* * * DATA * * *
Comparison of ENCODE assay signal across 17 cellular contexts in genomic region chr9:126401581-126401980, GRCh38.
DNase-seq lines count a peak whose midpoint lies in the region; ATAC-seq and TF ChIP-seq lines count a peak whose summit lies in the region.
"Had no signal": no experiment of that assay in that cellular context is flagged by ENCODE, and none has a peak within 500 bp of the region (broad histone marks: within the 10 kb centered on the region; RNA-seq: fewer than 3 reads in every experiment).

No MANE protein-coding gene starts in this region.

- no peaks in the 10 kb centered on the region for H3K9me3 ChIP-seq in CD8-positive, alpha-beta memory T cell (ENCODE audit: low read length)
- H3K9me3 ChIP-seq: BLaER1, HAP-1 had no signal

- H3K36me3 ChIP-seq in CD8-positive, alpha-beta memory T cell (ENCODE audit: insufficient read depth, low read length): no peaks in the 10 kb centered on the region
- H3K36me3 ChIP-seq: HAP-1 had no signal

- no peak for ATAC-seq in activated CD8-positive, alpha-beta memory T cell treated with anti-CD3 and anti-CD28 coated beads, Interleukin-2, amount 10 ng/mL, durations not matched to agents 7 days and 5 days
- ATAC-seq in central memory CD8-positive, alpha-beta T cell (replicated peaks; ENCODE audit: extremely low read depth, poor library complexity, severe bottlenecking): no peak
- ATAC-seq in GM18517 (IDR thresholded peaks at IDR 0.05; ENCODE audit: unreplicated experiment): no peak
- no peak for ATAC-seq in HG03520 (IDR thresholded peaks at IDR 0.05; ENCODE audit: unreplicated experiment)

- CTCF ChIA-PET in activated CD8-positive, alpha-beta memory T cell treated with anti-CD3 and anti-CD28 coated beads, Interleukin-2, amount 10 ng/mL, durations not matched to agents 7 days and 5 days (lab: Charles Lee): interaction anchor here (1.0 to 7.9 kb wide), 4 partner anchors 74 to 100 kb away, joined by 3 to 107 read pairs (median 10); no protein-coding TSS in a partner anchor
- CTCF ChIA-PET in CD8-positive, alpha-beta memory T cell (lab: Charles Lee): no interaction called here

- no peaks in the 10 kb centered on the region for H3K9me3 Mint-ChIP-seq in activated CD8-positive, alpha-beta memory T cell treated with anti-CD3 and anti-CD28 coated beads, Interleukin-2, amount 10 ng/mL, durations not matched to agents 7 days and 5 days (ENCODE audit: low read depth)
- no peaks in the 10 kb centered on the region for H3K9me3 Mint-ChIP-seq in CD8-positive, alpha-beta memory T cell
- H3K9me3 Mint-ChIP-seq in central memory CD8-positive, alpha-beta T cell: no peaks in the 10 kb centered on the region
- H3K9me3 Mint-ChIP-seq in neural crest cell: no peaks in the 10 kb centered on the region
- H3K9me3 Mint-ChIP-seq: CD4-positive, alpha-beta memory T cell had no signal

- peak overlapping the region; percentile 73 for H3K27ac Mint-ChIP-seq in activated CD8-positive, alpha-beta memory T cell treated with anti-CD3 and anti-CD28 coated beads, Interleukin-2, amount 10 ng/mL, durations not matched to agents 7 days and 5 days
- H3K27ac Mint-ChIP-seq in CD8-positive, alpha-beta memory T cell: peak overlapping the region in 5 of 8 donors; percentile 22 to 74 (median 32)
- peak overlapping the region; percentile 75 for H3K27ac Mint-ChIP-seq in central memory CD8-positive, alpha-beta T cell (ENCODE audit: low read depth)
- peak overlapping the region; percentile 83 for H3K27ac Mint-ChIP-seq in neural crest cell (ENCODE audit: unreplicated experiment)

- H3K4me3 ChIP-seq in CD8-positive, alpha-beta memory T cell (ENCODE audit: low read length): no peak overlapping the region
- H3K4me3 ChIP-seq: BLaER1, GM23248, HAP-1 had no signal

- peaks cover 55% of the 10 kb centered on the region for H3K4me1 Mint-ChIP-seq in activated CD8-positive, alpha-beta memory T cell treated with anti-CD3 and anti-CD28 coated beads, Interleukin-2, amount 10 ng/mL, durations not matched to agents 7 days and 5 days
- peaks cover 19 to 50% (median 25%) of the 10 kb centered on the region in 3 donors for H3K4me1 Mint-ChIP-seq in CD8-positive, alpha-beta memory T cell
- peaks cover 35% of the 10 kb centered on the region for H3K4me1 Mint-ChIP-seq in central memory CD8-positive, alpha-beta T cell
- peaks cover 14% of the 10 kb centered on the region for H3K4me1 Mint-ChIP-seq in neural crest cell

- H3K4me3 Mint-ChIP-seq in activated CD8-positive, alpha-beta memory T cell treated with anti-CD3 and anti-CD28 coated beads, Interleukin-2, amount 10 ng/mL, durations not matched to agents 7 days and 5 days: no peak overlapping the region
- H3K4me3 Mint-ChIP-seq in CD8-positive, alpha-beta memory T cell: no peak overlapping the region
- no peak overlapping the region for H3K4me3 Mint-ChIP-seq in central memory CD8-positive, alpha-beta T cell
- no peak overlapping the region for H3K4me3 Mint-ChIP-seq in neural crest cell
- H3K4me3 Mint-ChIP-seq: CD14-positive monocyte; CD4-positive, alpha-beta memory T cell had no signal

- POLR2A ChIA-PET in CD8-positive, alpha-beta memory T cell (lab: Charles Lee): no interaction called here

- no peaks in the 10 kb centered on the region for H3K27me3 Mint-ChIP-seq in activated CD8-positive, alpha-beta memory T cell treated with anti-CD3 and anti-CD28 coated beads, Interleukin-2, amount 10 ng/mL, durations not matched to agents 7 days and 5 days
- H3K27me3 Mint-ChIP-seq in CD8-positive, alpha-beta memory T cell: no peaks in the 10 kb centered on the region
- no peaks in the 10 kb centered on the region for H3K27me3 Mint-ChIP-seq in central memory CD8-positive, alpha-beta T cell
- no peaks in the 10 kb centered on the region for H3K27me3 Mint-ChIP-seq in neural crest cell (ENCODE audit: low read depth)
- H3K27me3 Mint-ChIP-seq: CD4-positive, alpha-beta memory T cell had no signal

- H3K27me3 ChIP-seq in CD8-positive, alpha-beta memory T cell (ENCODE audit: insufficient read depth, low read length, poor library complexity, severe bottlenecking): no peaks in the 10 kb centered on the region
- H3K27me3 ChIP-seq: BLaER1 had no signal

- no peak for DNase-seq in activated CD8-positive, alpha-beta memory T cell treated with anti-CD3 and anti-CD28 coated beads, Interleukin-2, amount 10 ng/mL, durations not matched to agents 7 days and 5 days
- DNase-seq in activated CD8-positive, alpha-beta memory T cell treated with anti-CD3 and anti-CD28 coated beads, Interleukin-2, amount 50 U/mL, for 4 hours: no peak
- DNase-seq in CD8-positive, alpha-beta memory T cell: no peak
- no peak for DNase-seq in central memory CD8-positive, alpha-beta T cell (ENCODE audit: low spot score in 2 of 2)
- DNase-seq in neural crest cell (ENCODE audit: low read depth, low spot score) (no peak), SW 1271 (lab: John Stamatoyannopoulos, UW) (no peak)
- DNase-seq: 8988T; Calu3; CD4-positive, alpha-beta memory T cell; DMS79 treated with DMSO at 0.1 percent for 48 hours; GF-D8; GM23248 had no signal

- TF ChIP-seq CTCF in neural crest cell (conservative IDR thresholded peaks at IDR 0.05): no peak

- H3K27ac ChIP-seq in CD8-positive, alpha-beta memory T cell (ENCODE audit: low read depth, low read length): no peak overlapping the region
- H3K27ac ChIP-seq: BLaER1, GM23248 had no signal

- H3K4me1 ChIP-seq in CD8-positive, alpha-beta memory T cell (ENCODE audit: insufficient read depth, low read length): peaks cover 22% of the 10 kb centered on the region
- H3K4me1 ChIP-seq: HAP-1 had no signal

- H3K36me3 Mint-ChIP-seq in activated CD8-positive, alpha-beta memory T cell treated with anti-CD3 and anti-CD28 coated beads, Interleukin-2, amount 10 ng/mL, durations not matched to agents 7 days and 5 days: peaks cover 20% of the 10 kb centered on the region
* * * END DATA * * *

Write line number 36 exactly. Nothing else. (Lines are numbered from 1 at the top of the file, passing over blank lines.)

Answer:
- no peaks in the 10 kb centered on the region for H3K27me3 Mint-ChIP-seq in activated CD8-positive, alpha-beta memory T cell treated with anti-CD3 and anti-CD28 coated beads, Interleukin-2, amount 10 ng/mL, durations not matched to agents 7 days and 5 days